Using only black and white paint, “Safe House” at Aurora Theatre Company paints a stark picture of pre-Civil War America.
The play tells the story of the Pedigrew family, a free family of color living in 1843 Kentucky. The brothers — the domineering and idealistic Addison (an endearingly charismatic David Everett Moore) and the fiery and passionate Frank (a phenomenal Lance Gardner) — live with their Aunt Dorcas (a strong, grounded Dawn L. Troupe) and are one of the last remaining free families of color in the town, after the rest were forced to leave as part of a two-year penalty for the Pedigrew’s harboring of runaway slaves. While the Pedigrews have a long history of aiding fugitives, life under the constant scrutiny of the town’s sheriff transforms their sense of purpose to one of self-preservation. However, they find it harder to turn away from their past than they expected.
When their two years of punishment come to an end, Addison — the county’s finest shoemaker — hopes to open a Pedigrew shoe business, but he is soon forced to choose between his grand vision and protecting Roxie (Jamella Cross), a frightened and spirited runaway being hidden by Frank and Dorcas. The unfolding narrative challenges, in unexpected ways, the true meaning of freedom, yet falls short of effectively tackling other important historical issues — sexism as principal among them.
The play’s beating heart lies in the tumultuous dynamic between the two brothers. Addison believes firmly in stability, hard work and cautious subservience, while Frank acts on impulse, sticking to his strong moral instincts with little regard for the consequences. Every scene they share is palpably tense, injecting a much-needed energy into a show that has a tendency to drag in pacing, especially in the first act where much of the more mundane groundwork is being laid. When an unforgettable jaw-dropping reveal is made in the beginning of the second act, Addison and Frank’s differing definitions of freedom come into full clash; it is the show’s rawest, most climactic moment, and Moore and Gardner navigate it masterfully.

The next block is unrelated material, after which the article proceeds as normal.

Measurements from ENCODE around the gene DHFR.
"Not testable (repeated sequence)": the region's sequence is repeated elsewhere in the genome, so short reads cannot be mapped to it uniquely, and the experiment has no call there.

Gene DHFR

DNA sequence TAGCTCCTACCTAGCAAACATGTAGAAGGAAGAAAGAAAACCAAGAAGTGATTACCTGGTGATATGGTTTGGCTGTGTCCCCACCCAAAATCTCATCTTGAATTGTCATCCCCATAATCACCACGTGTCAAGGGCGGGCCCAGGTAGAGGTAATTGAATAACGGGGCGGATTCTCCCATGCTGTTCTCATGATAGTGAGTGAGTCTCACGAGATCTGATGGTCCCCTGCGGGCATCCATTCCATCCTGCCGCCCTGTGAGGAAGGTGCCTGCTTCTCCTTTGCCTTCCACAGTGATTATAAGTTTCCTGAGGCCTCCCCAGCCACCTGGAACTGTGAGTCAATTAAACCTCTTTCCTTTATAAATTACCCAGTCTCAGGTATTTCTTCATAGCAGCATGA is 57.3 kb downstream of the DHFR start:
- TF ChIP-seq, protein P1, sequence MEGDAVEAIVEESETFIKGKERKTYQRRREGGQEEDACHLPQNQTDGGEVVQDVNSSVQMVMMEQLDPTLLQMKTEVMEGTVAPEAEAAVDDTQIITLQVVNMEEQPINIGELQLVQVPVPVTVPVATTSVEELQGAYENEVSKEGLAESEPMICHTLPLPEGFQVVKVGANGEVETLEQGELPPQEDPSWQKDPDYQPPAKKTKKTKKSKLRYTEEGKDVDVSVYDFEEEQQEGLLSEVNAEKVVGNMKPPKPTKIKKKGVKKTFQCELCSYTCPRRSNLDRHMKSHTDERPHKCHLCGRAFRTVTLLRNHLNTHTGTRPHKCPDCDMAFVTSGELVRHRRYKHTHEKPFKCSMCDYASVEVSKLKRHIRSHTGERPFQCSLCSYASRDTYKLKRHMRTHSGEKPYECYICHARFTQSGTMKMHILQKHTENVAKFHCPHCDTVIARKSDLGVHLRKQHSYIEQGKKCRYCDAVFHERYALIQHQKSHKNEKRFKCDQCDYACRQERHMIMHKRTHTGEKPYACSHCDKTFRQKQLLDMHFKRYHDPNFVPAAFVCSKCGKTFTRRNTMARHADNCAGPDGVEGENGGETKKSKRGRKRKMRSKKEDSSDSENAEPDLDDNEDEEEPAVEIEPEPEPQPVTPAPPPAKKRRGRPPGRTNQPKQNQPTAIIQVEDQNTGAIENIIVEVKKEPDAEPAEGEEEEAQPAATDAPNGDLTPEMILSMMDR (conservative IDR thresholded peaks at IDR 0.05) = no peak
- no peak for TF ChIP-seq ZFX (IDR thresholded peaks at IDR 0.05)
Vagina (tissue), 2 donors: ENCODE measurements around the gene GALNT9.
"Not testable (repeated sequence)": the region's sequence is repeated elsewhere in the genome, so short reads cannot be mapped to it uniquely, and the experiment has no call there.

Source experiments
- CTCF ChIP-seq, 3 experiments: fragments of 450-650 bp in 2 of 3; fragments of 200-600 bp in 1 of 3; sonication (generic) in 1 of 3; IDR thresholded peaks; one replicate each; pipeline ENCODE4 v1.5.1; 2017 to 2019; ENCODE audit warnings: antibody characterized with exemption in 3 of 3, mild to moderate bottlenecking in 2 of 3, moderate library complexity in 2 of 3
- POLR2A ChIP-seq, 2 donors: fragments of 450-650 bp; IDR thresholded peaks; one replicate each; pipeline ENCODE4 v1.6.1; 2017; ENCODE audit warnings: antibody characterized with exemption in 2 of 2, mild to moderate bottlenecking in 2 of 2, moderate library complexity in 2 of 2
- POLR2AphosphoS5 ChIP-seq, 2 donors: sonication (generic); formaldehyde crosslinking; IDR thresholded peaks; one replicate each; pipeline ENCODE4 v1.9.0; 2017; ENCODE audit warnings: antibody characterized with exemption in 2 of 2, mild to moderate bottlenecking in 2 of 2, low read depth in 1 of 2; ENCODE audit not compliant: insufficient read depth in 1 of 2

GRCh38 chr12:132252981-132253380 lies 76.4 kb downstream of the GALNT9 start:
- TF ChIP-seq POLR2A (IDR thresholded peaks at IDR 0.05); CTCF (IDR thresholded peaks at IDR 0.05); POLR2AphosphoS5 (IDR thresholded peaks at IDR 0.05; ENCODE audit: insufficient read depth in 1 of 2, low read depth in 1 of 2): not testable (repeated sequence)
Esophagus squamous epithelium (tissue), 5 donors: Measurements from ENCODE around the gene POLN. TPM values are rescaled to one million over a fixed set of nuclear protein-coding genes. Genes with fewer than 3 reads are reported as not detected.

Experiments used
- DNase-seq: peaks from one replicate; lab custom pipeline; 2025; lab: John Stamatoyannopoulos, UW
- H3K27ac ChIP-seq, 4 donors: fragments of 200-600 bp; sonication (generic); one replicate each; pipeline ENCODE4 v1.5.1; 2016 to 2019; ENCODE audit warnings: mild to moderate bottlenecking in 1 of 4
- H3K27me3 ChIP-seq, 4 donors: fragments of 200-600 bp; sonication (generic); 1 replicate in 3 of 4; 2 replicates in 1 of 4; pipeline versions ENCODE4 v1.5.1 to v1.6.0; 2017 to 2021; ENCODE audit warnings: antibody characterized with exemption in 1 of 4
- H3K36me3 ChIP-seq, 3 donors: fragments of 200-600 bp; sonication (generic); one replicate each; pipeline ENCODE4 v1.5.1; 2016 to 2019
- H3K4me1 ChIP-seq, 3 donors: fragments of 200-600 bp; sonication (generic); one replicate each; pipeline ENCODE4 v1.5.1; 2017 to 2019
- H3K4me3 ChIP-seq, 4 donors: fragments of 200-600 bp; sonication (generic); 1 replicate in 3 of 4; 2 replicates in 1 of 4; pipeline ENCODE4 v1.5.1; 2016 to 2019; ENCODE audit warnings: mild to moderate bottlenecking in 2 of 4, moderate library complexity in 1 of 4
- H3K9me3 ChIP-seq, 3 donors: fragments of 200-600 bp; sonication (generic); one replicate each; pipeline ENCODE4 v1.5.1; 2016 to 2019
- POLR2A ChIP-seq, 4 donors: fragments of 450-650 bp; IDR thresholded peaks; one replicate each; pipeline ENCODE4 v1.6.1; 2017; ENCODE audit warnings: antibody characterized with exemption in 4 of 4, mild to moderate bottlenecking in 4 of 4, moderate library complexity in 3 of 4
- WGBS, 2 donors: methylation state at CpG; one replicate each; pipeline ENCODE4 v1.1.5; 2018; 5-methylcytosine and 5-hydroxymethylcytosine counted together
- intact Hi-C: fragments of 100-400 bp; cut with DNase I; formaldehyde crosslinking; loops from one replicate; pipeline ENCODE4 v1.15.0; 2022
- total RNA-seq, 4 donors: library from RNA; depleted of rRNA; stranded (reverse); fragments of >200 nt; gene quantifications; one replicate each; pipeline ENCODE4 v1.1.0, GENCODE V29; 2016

“Safe House” also dives into a fascinating discussion of the theory behind the Back-to-Africa movement of the 19th century — when African Americans, both free and runaway slaves, were motivated to leave the United States and return to the countries of their respective ancestors, in particular, from Liberia. The play uses Dorcas and Frank to romanticize Liberia — they’ve heard that former U.S. slaves have total autonomy and can live fulfilling, meaningful lives — but within this glorified system, African Americans are enslaving native Africans, depriving them of the very freedoms they sought. It is a confrontational take on traditional presentations of sovereignty and self-determination, and that is where “Safe House” reaches its most thoughtful.
Unfortunately, not every aspect of “Safe House” gets this same provocative treatment. Women are repeatedly underserved in the story; writer Keith Josef Adkins somewhat carelessly adds a fleeting love triangle between Addison, Frank and their neighbor Clarissa (Dezi Solèy) that does little to forward the plot save for giving the brothers another object to argue over. Troupe’s Dorcas, whose steady courage is the foundation on which the most intense scenes are built, is quite literally punished in the ending (which was rather unfulfilling) for only doing the right thing. Dorcas suffers some of the greatest losses in the show and yet is given the least opportunity out of any character to truly wrestle with her tribulations. Even Jamella Cross’ Roxie, a promising bullet of nuanced hysteria, is ushered off almost as quickly as she is introduced.
Nevertheless, the dynamite performances from the actors outweigh most of the script’s basic flaws, making this a solid directorial debut for Bay Area actor L. Peter Callender. Other more visual and technical achievements also add a level of refinement that increases the emotional gravitas of the work. The exquisite costuming not only adheres impeccably to the period but also is an essential vehicle for further contrast between the Pedigrew brothers. Several creative lighting choices determine the mood for many a scene, and the set itself is, while tastefully simple, incredibly illuminating.
Overall, there are enough emotional gems and delightful visuals that make the performance worth a ticket.
The Daily Californian